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An annular solar eclipse in progress graces the sky at Dog Beach in San Diego, California, USA, 1992. N J Gargasz / Alamy

By Zeke Hausfather

With a total solar eclipse sweeping across North America, everyone is suddenly paying attention to the sun. One of the most common skeptical arguments against human-caused climate change is that changes in solar activity, rather than just CO2, is playing the biggest role.

At first glance, it seems to make intuitive sense: The sun is a massive nuclear fusion reactor a million times larger than Earth, it is responsible for almost all the energy reaching our planet, and in the past few decades scientists have learned that solar activity varies significantly over time. Indeed, changes in the distribution of sunlight reaching the Earth clearly change the temperature dramatically on a daily and annual timescale.

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Are you ready to watch the Great American Eclipse of 2017? Will you be in the path of totality? Do you have your safety glasses ready?

Well, however you decide to watch the solar eclipse today, NASA TV will be showing the "Eclipse Across America" with live video of the celestial event. The feed is already live with lots of handy information about today's unprecedented eclipse. So be sure to watch above.

Enjoy!

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By Anne Bolen

On Aug. 21, for the first time since 1918, a total solar eclipse will cross the U.S. from coast to coast. Along the path of totality, the moon will completely block out the sun, turning day to twilight for nearly three minutes. While a partial eclipse will be visible throughout the U.S., millions will be flocking to spots along the path of totality, which begins in Salem on Oregon's coast about 10:15 a.m. Pacific Daylight Time and exits the nation at Charleston, South Carolina, where maximum coverage will occur about 2:47 p.m. Eastern Daylight Time. Perhaps no other natural event will inspire so many people to go outdoors.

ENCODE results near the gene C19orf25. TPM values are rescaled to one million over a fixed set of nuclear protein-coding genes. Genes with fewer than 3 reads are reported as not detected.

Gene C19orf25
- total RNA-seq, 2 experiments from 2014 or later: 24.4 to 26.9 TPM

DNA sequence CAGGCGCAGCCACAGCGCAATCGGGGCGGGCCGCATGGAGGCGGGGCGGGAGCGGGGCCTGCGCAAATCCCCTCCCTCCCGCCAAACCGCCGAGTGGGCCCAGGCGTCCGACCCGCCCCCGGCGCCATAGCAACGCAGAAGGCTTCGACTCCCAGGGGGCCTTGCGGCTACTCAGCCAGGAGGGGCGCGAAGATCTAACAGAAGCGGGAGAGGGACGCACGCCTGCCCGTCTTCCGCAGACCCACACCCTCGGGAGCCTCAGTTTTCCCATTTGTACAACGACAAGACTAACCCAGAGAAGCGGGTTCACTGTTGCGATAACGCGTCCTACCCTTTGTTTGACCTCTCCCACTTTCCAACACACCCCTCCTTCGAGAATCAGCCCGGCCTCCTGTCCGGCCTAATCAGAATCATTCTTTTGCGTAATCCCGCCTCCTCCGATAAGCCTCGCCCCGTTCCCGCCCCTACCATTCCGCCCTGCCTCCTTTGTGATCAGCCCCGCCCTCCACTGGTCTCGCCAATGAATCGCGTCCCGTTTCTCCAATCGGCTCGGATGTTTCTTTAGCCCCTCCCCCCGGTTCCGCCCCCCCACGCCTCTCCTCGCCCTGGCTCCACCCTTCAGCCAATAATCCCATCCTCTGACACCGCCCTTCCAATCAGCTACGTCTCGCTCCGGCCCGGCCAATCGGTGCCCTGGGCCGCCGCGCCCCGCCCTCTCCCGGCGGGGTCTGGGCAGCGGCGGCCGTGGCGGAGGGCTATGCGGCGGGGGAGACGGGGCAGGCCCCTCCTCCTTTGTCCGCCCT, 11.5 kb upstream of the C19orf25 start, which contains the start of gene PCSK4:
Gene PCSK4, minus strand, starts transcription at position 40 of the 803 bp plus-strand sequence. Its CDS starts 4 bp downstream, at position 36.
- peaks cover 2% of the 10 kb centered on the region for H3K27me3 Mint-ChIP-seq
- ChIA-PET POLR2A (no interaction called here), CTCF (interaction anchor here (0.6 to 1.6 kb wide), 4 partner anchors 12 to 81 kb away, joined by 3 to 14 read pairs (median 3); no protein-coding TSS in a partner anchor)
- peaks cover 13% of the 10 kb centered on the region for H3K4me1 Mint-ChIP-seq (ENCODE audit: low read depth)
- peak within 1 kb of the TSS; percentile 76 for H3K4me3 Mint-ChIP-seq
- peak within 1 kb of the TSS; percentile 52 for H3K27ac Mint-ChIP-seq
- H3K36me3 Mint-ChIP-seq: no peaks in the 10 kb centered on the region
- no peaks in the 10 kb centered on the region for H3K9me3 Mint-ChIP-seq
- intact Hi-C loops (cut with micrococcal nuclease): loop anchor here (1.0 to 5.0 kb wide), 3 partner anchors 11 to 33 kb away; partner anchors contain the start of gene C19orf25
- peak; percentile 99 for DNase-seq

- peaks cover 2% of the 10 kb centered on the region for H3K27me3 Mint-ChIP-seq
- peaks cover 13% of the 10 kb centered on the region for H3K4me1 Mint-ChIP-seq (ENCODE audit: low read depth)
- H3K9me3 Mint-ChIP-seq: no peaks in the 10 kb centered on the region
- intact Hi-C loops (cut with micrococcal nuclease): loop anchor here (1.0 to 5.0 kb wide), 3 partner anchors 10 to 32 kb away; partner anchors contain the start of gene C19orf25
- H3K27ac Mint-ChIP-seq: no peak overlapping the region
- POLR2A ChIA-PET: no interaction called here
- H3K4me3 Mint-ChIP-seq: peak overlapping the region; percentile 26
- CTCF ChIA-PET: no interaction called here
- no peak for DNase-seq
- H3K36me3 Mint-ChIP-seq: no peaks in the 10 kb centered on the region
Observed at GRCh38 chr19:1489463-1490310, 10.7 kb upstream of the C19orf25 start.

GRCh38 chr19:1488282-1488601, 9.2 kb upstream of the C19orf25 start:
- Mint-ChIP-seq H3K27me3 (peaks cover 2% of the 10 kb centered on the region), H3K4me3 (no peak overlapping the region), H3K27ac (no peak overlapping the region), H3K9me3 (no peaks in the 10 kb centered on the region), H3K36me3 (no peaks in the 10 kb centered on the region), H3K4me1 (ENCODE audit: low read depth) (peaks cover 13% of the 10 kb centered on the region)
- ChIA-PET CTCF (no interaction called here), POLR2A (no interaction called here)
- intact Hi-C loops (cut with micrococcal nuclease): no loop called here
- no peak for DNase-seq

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Takeshi Kuboki / CC BY (Flickr)

By Laura Wisland

The Great American Eclipse, as many are calling it, is a big deal for both committed and casual star watchers alike. On Aug. 21, starting at approximately 9:15 a.m. PT, the moon will move in front of the sun to completely block its rays, leaving a swath of people across the U.S. in eerie and fantastic darkness for about two minutes. Totality!

A total solar eclipse happens about every 18 months, but most of the time the moon's shadow appears in remote places where very few are around to witness the spectacle. The coming August eclipse will be the first in the nation's history to completely occur over the continental U.S.

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The eclipse at annularity. The Moon is too small to cover the entire Sun's disk so a ring or "annulus" of bright sunlight surrounds the Moon. Dale Cruikshank / NASA

On Monday, Aug. 21, people living in the continental U.S. will be able to see a total solar eclipse.

Humans have been alternatively amused, puzzled, bewildered and sometimes even terrified at the sight of this celestial phenomenon. A range of social and cultural reactions accompanies the observation of an eclipse. In ancient Mesopotamia (roughly modern Iraq), eclipses were in fact regarded as omens, as signs of things to come.

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Total solar eclipse. NASA

Just yesterday at my local supermarket checkout line, I was innocently asked why I needed to pick up a pair of solar eclipse glasses. "Um, because I could go blind," I responded. "You should get a pair, too."

You see, I happen to live on the South Carolina coast, which is right on the path of totality and the last stop of the Great American Eclipse of 2017 (it's unofficial nickname). Many people are getting excited for this special event, and it's clear that some of you have pertinent questions. I'm here to help.

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This August, Americans will have a rare opportunity to see a total solar eclipse from their homeland, but it will also be a misfortune for solar arrays nationwide.

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By Kelly Kizer Whitt

If you had the good fortune to have clear skies in January, you may have noticed what looks like an especially bright star near the western horizon after sunset. In fact, it's not a star at all but the radiant planet Venus, shining brighter than all other stars and planets.

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By Bob Henson

Between a record-strong El Niño and catastrophic floods, fires and drought, 2016 was a memorable year for weather and climate in North America as well as globally. What can we expect as we roll into 2017? A precise weather forecast is asking too much, but there is already a lot we can say about some key factors. Here are six developments to watch for in 2017. They're presented in rough order of increasing confidence, followed by details on each prediction.

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